Handmade Hero»Forums»Code
Haddon CD
1 posts
Day 061 - Attack Collision Detection
I'm a little behind - I'm just watching "Day 61 - Adding a Simple Attack" - so please forgive me if this was discussed later.

It seems to me that the "projectiles only hit once" decision limits what we could do with our game design later, as it would prevent (or at least complicate) boomerang weapons hitting twice, for example.

Would it be better to use "on-enter" and "on-exit" triggers, but prevent oscillating between them with hysteresis - require collision with the regular hitbox for entering, then non-collision with a slightly larger one for exiting?

This should be fairly simple since we're maintaining a hit table - we record in the table whether they're currently colliding, and when we're checking collision between two entities that are recorded as currently colliding, we can Minkowski-inflate the entities by some arbitrary radius, and if they're not colliding, update the table and potentially trigger an "on-exit" effect.


PS. Thanks Casey, I'm really enjoying following along with the videos!
Casey Muratori
801 posts / 1 project
Casey Muratori is a programmer at Molly Rocket on the game 1935 and is the host of the educational programming series Handmade Hero.
Day 061 - Attack Collision Detection
I should be more specific: the idea is to be able to control what happens with hits, so the engine knows. "On enter" and "on exit" triggers unfortunately don't really help you by themselves, because you can have scenarios where that happens multiple times due to happenstance of how an enemy moves, etc. So you really also want something that "tracks" the hits, so that you can see what you want to do and explicitly allow or disallow things based on the right criteria, rather than just what the collision detector reports for a single frame.

- Casey
Gafgar (Anders Davallius)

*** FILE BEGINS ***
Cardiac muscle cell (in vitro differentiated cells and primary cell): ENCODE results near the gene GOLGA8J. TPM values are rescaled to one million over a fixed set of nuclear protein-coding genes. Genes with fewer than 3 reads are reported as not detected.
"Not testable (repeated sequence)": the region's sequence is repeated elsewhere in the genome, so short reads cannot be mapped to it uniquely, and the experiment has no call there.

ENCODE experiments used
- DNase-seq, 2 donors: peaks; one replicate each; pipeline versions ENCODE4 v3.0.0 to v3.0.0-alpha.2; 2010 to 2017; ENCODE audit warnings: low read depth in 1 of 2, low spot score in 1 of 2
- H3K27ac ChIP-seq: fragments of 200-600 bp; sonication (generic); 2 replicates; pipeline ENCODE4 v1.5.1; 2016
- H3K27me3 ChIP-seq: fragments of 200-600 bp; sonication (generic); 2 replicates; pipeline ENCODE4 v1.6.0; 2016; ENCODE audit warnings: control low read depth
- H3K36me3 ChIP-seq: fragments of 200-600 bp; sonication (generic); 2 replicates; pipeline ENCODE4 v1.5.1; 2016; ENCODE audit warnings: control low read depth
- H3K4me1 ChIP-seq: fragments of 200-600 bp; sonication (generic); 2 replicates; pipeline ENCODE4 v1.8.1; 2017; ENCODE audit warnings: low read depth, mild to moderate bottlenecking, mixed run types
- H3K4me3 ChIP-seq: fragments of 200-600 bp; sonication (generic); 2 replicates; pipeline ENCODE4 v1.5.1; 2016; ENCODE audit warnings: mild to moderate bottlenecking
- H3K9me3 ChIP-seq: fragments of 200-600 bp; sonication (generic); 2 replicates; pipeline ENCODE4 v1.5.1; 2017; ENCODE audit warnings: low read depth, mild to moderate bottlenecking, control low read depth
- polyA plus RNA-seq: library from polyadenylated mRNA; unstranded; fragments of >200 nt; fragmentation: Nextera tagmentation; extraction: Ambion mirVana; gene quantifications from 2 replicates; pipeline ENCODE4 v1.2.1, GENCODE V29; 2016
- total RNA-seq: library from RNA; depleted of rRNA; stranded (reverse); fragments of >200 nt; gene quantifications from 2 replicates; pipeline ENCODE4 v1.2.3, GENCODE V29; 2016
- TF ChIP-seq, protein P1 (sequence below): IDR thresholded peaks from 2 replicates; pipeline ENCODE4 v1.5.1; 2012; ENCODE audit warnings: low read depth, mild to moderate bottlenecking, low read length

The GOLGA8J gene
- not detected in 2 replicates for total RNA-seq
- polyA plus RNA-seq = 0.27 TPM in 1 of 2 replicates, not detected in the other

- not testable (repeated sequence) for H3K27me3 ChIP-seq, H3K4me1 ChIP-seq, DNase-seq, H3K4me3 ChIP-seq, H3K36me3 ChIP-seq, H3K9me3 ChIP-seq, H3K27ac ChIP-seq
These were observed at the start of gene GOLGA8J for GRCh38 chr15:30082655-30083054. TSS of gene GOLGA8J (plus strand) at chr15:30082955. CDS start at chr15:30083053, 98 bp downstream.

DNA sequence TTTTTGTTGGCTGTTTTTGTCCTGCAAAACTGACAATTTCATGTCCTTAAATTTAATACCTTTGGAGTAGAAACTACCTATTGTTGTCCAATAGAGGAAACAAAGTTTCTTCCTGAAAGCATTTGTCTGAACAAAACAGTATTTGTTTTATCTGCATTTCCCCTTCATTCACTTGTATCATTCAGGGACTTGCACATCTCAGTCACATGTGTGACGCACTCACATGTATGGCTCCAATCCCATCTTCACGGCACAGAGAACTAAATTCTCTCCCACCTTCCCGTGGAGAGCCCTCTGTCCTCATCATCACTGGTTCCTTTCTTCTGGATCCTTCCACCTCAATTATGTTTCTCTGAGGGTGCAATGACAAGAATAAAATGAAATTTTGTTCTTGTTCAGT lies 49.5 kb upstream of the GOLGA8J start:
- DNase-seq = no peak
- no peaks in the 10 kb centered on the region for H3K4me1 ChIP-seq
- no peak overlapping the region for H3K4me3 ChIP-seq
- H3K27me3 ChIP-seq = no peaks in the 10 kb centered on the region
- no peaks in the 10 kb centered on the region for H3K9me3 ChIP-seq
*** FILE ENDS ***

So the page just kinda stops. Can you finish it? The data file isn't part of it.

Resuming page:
9 posts
Programmer and Creative Director at Coilworks.
Day 061 - Attack Collision Detection
Edited by Gafgar (Anders Davallius) on
In our game we use a system where the "damage" event can return a value to tell the bullet/damaging object weather it actually dealt damage (and that object can then act accordingly, i.e. disappear, continue on or explode or anything like that). All attacks have a unique ID, a team, and potentially an "owner" and so on, and the damage event holds an optional pointer to a such structure.

This allows the enemies and objects to build pretty complex/advanced behaviors while keeping the "bullets"(most of the times its bullets, but we have other things as well) as small and simple as possible (more lean and mean?). In our case it's up to the enemies to remember the last few attack IDs that damaged them in order to stop single attacks from damaging them multiple times. The amount of such enemies that care about this is much fewer and consistent than the amount of bullets and attacks, and to my experience let us manipulate much less data much less frequently.

This might though seem like it could potentially cause a problem where too many attacks damage one enemy at the same time so that it's list over recent attacks get full and attacks start to deal damage again, though that's only theoretical, something like that have so far never happened, and we can easily add a safety system to detect such things during development so we can know if we should make the list larger or not (even detecting if the list get close to being full/start looping, to have a safety margin for release).

Anyway, this allows us to build exactly what we want, and a single bullet can on its own decide if it want to hurt the same target multiple times by changing its attack ID, so a boomerang could potentially change its attack ID when it’s about to turn around and go back, or through some other criteria.

Sure, this could also be achieved with the handmade hero system if you could just tell the attack to clear out its list of damaged entities, which would enable it to damage everyone again.